The ‘User’s Guide’ is pretty basic, too. For example: “This card (above) combines a sketch of a Hittite idol with a picture of a detail from a mixed-media painting that sort of looks like a spine, or maybe a bug. Note the olive tree fragments and ‘feathers’. A celebration of flora and fauna?”

Also, I put together a little video so you could see ‘a reading in progress’. Obviously, every one is different, because every person is different; it’s really fascinating (to me) to see how people get into looking at the pictures and making up stories to go along with them. In fact, as luck would have it, on an ‘involvement scale’ of 1 to 10, (with 1 being ‘being polite, but trying to get this over with as quickly as possible’ and 10 being ‘hey, I know you’ve got 3 more people sitting waiting to have their Art Fortunes told, but heck, I wanna keep looking at the pictures, and I can tell way better stories than you, anyway, and I think that those feathers symbolize pens, so that means that I am going to get a letter from someone very soon, and, also, you see that that one person has two heads? well that means…”), the person in the video with me was kind of a ‘1’.

If you want to find out more (and I hope you do), you can click on the link below, and it will take you down the rabbit hole and into the land of

Art Fortunes on Indiegogo

Have Fun!!!

 

 

 

Heads UP!

Blog reader, be(a)ware:

Next week (god willing and the creek don’t rise) I’ll be launching an Indiegogo campaign to fund printing of a limited edition of ‘Art Fortunes’.

For those of you who missed them, here (and here) are links to some posts explaining the ‘project’ (‘work’), which involves making collages and sharing interpretations of them through ‘readings’ – a series of one-on-one relationships that involve an art maker (me), art objects (the collages), and an audience (a person seeking to have their fortune told). In other words, “Art Fortunes” looks like fortunetelling, but it’s also art!

While I’m continuing periodic ‘readings’, I’m also expanding the project/work to include a limited edition of 60 “decks” of 52 “Art Fortunes” cards printed from the original collages. I’ll post the link to the Indiegogo campaign when I have it so you can check it out and share it with others. In the meantime, if you’ve got any questions, just drop me a line…

Art Fortunes cards in box

The Zen of Graphic Design… NOT.

Art Fortunes cards in box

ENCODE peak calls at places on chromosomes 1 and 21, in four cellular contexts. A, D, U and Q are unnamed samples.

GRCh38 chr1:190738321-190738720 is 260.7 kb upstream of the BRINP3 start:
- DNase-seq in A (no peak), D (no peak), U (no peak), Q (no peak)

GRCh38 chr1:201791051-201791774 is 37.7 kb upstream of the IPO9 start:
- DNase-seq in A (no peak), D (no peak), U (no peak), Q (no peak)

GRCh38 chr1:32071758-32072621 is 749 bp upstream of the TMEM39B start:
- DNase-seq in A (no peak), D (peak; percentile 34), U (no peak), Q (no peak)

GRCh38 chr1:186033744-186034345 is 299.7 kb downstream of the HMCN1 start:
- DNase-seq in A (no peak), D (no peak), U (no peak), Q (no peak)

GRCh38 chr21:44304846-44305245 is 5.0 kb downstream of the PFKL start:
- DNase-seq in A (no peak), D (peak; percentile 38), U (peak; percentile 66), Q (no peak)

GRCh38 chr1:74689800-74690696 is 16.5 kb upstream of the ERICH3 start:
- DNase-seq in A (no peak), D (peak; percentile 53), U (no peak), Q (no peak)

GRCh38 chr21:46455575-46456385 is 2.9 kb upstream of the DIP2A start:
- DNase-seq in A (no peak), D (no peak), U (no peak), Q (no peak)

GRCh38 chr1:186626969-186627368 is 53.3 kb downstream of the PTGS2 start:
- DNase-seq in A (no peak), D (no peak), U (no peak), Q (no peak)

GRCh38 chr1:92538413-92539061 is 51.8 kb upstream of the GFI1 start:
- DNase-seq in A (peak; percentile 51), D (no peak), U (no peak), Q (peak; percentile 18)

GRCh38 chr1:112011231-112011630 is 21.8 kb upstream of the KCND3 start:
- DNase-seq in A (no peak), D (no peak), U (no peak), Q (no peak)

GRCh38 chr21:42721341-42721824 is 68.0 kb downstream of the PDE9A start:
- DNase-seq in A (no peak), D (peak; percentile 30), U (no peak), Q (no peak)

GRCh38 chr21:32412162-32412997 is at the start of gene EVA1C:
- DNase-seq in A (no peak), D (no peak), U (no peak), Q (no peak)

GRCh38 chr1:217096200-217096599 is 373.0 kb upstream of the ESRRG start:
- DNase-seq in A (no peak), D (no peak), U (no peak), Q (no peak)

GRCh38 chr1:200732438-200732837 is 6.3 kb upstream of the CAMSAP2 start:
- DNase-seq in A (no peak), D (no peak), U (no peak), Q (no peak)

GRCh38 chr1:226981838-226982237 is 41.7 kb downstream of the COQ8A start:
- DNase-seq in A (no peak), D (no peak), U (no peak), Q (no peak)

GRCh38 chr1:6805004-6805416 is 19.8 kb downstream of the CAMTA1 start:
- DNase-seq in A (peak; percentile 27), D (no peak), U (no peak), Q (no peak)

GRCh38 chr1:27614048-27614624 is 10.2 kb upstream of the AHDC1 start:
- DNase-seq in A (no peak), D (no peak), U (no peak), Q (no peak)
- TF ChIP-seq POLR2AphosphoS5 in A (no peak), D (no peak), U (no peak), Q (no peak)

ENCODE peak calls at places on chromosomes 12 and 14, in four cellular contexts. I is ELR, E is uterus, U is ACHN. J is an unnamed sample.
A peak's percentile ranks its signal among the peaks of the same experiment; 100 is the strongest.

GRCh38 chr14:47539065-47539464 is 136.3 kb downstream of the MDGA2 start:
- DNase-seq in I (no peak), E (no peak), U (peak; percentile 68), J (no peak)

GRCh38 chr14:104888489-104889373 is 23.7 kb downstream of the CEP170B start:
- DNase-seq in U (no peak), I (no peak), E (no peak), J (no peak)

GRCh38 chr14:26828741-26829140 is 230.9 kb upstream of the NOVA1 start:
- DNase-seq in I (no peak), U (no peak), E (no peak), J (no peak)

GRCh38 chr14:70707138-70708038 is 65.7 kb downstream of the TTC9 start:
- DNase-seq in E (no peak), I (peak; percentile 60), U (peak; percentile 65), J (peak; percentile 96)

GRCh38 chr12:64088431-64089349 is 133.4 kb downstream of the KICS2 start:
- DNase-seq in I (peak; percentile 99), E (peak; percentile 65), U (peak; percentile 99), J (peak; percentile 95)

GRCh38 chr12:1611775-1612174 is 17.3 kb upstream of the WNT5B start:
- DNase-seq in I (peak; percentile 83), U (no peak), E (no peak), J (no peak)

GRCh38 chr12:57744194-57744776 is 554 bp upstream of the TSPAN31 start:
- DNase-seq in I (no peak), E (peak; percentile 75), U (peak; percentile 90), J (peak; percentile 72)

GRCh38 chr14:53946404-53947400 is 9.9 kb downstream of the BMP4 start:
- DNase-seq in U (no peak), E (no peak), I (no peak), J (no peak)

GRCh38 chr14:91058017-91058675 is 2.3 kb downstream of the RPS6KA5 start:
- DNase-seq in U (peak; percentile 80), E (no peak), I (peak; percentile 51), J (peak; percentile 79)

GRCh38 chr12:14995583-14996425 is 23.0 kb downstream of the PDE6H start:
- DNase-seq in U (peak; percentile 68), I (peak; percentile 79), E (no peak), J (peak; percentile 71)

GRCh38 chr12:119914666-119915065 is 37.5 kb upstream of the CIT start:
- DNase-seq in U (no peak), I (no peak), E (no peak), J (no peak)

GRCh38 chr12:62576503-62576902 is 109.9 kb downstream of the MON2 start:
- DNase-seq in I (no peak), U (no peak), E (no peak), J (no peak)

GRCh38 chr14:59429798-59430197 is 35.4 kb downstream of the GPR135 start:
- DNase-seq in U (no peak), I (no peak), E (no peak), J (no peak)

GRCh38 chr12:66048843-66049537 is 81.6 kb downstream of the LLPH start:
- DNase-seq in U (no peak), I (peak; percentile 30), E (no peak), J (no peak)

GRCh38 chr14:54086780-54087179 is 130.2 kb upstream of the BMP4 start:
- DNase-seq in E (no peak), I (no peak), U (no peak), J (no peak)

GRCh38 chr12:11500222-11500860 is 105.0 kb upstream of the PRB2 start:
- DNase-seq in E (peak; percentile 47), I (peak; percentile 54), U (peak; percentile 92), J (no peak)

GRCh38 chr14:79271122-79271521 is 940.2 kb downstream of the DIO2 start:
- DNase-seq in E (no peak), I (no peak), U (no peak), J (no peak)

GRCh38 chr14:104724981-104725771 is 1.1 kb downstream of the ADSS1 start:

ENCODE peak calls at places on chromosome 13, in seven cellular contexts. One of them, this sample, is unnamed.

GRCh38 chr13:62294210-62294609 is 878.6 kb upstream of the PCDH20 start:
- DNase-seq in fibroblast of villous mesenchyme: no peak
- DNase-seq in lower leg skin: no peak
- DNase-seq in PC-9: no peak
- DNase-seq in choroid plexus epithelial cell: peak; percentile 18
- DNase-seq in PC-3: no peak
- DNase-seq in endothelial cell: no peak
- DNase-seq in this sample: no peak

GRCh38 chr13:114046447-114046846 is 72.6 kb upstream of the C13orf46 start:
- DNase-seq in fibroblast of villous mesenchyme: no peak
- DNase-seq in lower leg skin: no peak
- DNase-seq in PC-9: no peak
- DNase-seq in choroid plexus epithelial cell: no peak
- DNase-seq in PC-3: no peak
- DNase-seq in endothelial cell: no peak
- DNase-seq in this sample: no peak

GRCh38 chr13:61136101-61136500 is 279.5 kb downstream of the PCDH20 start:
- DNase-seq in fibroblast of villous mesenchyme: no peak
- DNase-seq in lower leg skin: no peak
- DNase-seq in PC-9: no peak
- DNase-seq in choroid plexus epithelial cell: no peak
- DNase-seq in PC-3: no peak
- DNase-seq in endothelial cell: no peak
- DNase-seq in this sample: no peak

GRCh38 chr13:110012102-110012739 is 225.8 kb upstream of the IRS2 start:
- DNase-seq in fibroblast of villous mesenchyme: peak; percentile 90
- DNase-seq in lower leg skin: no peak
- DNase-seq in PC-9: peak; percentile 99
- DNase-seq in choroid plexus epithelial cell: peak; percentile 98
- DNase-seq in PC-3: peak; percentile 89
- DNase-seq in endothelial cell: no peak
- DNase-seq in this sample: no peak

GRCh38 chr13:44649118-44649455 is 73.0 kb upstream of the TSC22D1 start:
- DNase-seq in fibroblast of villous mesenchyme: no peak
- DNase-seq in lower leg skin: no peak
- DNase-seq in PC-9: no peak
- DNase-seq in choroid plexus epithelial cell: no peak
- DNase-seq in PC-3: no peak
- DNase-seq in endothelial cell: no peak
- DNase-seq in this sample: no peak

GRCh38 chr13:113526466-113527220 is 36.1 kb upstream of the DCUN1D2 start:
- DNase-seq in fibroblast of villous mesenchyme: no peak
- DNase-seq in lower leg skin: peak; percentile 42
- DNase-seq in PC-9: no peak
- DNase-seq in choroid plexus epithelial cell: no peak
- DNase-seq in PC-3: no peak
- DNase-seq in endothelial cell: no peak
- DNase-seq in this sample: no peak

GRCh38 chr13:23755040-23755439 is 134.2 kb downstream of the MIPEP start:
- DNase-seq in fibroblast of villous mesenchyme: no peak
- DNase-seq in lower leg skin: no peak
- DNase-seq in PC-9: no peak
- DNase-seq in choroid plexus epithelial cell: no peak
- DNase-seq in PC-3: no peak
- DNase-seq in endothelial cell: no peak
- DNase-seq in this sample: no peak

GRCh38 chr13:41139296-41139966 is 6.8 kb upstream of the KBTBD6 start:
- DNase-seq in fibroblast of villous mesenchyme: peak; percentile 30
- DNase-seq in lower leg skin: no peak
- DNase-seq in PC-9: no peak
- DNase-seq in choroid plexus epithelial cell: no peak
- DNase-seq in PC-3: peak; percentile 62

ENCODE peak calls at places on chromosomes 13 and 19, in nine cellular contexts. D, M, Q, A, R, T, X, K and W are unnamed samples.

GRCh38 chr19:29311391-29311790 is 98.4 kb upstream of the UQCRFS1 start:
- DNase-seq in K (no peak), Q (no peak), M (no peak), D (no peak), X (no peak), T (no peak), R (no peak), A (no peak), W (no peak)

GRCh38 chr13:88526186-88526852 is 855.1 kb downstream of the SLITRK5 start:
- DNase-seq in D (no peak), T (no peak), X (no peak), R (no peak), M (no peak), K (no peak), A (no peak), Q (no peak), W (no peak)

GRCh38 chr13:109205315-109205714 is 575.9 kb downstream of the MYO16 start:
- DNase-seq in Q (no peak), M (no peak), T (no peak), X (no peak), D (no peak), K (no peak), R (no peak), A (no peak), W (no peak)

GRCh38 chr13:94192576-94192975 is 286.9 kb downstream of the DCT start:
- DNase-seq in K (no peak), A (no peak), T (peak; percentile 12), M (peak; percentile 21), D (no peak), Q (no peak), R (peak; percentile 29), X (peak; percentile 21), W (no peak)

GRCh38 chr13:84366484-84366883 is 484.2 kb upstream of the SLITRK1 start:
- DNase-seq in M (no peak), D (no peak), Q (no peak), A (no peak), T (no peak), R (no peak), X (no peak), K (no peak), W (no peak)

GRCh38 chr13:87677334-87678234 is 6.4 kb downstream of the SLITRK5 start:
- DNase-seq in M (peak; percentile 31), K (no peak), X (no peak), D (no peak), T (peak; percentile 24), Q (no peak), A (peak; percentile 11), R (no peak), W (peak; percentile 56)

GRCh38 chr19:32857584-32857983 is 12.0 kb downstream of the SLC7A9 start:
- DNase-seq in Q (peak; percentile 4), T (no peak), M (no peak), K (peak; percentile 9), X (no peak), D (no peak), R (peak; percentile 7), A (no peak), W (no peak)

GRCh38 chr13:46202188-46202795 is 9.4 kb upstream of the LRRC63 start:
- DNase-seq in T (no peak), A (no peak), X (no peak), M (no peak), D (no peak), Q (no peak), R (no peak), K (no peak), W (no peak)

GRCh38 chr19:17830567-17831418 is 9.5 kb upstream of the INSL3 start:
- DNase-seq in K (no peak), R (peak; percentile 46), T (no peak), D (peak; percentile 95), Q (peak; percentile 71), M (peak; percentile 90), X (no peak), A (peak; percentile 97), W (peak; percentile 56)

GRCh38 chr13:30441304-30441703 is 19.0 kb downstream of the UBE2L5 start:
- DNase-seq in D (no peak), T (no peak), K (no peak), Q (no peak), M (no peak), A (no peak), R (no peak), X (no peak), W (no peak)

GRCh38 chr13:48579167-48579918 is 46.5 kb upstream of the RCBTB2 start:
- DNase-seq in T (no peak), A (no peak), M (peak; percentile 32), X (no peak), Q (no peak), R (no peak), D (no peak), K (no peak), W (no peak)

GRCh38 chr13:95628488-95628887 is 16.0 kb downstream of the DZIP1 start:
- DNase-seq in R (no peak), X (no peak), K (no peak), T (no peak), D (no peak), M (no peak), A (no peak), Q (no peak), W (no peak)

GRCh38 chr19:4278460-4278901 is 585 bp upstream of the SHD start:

Well, we’re into March now, so the house is warming up a bit, making it possible to work in the studio without freezing even if I don’t turn on the electric heater. So why aren’t I in there working on one or more of the “10 ideas“?

I blame it on Graphic Design.

That seems to be the area in which I’ve been expending my energies these days, working on everything from designing posters for things that are not on my List of 10 (because not everything is “a project”) to designing a web site for one of the items that is (because some things are “projects”, whether we shy away from calling them so or not).

Yesterday I had the pleasure  of making a prototype box for the deck of “Art Fortunes” and a “User’s Guide” to accompany it – both of which will be available shortly through Indiegogo (god willing and the creek don’t rise – or as Aziz Nesin would say, “inşallah”).

Perhaps “pleasure” is not the right word; no, it is definitely not the right word.

I have yet to find the Zen of “cut, paste, and endlessly repeat”. I am no Seth Godin, and marketing tasks – yes, Priscilla, design is a marketing task – are just that – “tasks“. I would like to think of each and every one of them as just another “downward dog” on my way to “savasana” – but I haven’t gotten there yet.

Maybe I should play that yoga tape instead of refilling my coffee…

B+w9-12

 

Pick a card.

I should be doing my morning yoga, but I left my telephone/timer downstairs, so I decided I would write to you instead. (I am trying to get into a routine of yoga every morning or every other morning; I’ve gotten from 5 minutes up to 15 minutes, and I NEED to do some this morning because yesterday morning was already the “other” morning.)

Well. Now that I’ve gotten that off my chest, I can post you three pictures – you can pretend they are the three cards that you picked when I read your Art Fortune. Or, if you don’t like these three, and you’re close enough and free enough to get to Foça this Wednesday or Friday afternoon, you can pick your own cards. It only takes about 5 minutes, it’s absolutely free (unless you want to buy me a beer or a coffee or support some other “worthy cause”), and best of all, we get to have a conversation.